Defendant first argues that the various motions for acquittal he made should have been granted because the State's evidence was insufficient to prove his guilt beyond a reasonable doubt. In this regard, at the conclusion of the evidence and without extensive argument, defense counsel moved for a "directed verdict" on all counts, "but specifically with respect to the park counts."*fn2 The judge denied the motion.
While awaiting sentencing, defendant filed a pro se "motion for judgment of acquittal and a new trial because the verdict was against the weight of the evidence . . . ." At sentencing, that motion was orally argued by defense counsel. The judge again denied the motion. Defendant's argument on appeal attacks the sufficiency of the State's proofs.
We conduct our review of the denial of defendant's motion for acquittal de novo, applying the same standard used by the trial judge, State v. Bunch, 180 N.J. 534, 548-49 (2004), namely:
[W]hether, viewing the State's evidence in its entirety, be that evidence direct or circumstantial, and giving the State the benefit of all its favorable testimony as well as all of the favorable inferences which reasonably could be drawn therefrom, a reasonable jury could find guilt of the charge beyond a reasonable doubt. [State v. Reyes, 50 N.J. 454, 459 (1967) (citing State v. Fiorello, 36 N.J. 80, 90-91 (1961), cert. denied, 368 U.S. 967, 82 S.Ct. 439, L.Ed. 2d 396 (1962)).]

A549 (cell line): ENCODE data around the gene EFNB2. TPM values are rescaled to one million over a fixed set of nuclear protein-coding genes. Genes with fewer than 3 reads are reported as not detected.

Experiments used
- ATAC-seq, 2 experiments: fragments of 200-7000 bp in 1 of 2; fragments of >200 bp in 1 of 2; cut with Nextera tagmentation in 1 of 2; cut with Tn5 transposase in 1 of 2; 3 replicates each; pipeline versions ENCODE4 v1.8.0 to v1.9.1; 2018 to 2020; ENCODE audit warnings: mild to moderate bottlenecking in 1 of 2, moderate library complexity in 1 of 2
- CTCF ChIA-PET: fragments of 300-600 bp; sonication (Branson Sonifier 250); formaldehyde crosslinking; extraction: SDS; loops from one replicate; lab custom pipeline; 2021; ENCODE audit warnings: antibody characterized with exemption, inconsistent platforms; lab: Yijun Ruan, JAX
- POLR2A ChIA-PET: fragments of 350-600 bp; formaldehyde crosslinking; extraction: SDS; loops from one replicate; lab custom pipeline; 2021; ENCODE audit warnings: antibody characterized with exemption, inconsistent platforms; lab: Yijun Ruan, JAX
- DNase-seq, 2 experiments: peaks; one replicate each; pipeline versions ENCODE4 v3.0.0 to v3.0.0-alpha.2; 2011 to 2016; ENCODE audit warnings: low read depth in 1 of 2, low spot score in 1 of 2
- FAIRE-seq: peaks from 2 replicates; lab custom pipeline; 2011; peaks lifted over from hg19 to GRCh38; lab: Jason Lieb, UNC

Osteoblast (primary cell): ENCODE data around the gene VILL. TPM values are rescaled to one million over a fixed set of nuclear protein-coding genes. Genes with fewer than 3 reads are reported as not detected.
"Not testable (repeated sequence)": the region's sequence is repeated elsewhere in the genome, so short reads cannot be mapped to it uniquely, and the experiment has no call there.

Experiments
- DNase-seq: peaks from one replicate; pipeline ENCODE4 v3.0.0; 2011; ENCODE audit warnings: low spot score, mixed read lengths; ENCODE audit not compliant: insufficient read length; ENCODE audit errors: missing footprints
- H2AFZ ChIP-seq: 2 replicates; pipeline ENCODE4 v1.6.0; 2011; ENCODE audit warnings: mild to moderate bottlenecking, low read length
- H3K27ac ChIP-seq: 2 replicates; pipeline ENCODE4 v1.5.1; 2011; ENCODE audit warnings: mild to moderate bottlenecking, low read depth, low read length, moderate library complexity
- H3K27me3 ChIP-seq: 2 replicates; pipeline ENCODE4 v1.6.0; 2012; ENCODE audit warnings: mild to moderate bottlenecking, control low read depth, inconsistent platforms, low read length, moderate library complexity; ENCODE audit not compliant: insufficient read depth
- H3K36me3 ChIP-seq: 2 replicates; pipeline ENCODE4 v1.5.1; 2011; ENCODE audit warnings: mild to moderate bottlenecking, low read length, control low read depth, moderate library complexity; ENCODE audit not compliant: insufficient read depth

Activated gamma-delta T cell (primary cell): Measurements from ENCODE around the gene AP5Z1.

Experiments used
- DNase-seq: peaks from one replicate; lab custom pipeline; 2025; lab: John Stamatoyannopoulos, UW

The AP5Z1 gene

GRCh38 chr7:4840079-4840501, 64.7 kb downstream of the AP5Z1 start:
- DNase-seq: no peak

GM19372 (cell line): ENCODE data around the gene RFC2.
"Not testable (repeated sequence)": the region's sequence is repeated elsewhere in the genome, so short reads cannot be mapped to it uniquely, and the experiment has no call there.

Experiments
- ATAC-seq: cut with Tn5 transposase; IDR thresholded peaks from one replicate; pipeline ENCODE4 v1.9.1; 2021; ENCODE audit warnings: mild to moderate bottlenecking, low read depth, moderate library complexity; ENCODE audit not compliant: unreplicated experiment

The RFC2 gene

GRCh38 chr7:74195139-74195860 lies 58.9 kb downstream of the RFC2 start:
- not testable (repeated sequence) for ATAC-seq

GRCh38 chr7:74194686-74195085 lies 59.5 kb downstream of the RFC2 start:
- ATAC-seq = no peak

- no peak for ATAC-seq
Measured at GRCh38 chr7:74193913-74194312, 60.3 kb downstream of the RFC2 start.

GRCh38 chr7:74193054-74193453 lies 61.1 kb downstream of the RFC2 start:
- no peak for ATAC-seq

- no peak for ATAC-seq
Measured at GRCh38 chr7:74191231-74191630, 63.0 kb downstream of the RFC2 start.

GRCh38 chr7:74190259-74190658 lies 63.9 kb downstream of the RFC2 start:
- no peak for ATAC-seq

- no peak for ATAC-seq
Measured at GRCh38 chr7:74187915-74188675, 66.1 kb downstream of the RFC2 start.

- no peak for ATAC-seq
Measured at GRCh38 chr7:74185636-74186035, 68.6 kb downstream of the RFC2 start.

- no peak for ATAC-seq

We apply the same standard to our review of the denial of defendant's motion for j.n.o.v. or for a new trial. See State v. Perez, 177 N.J. 540, 549 (2003).
In this case, the evidence was clearly sufficient to establish guilt beyond a reasonable doubt. Mulryne testified that he saw defendant make three transactions on the morning in question. In each case, defendant would take a razor blade from a tree, walk around the corner with the prospective purchaser, "shave" some cocaine into the person's hand, and accept currency. The third customer was apprehended by the police, and found to be in possession of cocaine. Based upon these facts, defendant's argument is without sufficient merit to warrant further discussion. See R. 2:11-3(e)(2).